Despite the close result in 2008, this has been a Republican seat since 1980, so in reality the political balance of the district lies somewhere between the 2008 and 2010 results.

The boundaries changed in 2012, thanks to South Carolina being entitled to gain a seventh congressman. Those changes shifted the district south along the coast – it had previously stretched to the North Carolina border, taking in the cities of Georgetown and Myrtle Beach, but only stretched as far south as Seabrook Island.  This has probably had little political impact overall on the district.

The Democrats did not seriously contest the district in 2012: Scott raised $462,000 to the Democrat Bobbie Rose’s $22,000.

The chart below shows the results for the last four elections in the district.

SC-01 result graph

This election

So why the interest in this seemingly fairly safe Republican district?  In part it is because the 2008 result shows that the Democrats can come close in the right circumstances.  Charleston, after all, is a fairly progressive place by Deep South standards: it is, for example,  the county that was most progressive when a same-sex marriage ban amendment was passed in the state in 2006 (65% support, as opposed to 78% statewide) whilst voters in Charleston itself, along with those of Folly Beach, narrowly rejected the amendment.

Indeed, the 2008 democrat candidate who almost created an upset, Linda Ketner, was openly lesbian: this may be a relatively affluent, white district but by South Carolina standards it is relatively liberal.

But more interesting are the candidates.  Earlier this month, the Democrats selected Elizabeth Colbert-Busch as their candidate.  She is a business woman and academic, but is probably best known as the sister of comedian Stephen Colbert, who mercilessly lampoons conservative politicians on The Colbert Report.  That might not carry much weight in upstate South Carolina, but certainly rallies the base in the more urbane greater Charleston area.

The Republicans are holding the final stage of their primaries for the election on Tuesday, but the favourite to win it is Mark Sanford.  This is where it gets really interesting: Sanford, who was congressman for the district in the late nineties, went on to become governor of the state and was tipped to be a possible presidential candidate.

Then, in June 2009 he went missing, apparently on a hiking trip.  Those not knowing where he was included his family and desperate state officials wanting him to agree decisions.  Journalists quickly discovered he was not climbing the Appalachians but engaged in rather more horizontal exercise in Argentina.  He confessed all, stepped down and got divorced.  It later transpired that an earlier visit to Argentina had been funded by South Carolina taxpayers.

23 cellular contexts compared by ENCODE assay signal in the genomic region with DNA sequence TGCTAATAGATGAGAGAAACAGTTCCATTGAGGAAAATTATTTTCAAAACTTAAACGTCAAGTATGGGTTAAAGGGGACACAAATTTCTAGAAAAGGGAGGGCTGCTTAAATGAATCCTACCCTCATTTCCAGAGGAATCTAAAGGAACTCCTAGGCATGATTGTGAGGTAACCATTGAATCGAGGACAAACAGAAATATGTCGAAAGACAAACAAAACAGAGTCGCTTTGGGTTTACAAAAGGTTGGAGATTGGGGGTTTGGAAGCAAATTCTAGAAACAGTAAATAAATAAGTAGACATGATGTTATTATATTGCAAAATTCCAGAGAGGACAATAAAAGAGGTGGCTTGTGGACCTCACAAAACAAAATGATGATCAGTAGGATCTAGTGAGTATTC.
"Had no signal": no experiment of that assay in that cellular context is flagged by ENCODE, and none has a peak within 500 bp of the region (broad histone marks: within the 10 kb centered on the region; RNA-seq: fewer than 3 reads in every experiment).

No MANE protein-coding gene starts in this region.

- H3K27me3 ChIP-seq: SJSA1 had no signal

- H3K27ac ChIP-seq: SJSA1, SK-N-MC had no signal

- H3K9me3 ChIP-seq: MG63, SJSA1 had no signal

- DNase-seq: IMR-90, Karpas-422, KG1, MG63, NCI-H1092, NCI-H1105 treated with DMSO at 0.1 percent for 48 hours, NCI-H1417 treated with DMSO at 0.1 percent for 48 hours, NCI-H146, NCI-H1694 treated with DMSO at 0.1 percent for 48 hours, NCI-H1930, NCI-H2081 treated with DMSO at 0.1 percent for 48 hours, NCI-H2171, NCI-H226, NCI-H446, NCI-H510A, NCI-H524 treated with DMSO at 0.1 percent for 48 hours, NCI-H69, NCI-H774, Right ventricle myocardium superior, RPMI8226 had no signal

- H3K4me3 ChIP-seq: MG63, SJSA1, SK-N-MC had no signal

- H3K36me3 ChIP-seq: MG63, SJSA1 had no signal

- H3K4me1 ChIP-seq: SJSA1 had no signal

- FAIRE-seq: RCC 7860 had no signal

He is now married to his Argentinian partner.

Whilst the Republican establishment are supporting his political rehabilitation, voters in the district seem slower to forget, not only his dishonesty to his former wife but also that to his electors.   The Tea Party are backing conservative Charleston County councilman Curtis Bostik, his competition in Tuesday’s run-off.  However Bostik starts a long way behind: Sanford took 37% of the vote in the first round to Bostik’s 13%.  Sanford also has the money in the race.  He leads Bostik 53%-40% in the latest polling.

It seems that voter resentment about Sanford is not just within the Republican Party.  The most recent poll by Public Policy Polling for the election gives Colbert-Busch a narrow lead in a head-to-head with Sanford: 47% to 45%.  She ties Bostik at 43% each in a similar head-to-head.   This is despite the same poll showing a 57% disapproval rating for Obama in the district.

SC-01 polls

There is still a long way to go, but this could be a real nail-biter.

{ 1 comment… read it below or add one }

Jackie South April 8, 2013 at 9:46 am

*** UPDATE ***

As expected, Mark Sanford won the nomination last week, securing 57% of the vote in the run-off. This is a convincing win but not an overwhelming one and he may have difficulty in consolidating all that 43% of Republicans that voted against him.

Micah Cohen at FiveThirtyEight has a post on the race: his take is probably right – an interesting race where Sanford is probably favoured given the politics of the district, but where Colbert Busch still has a reasonable chance.

http://fivethirtyeight.blogs.nytimes.com/2013/04/05/why-sanford-vs-colbert-busch-could-be-competitive/#more-39270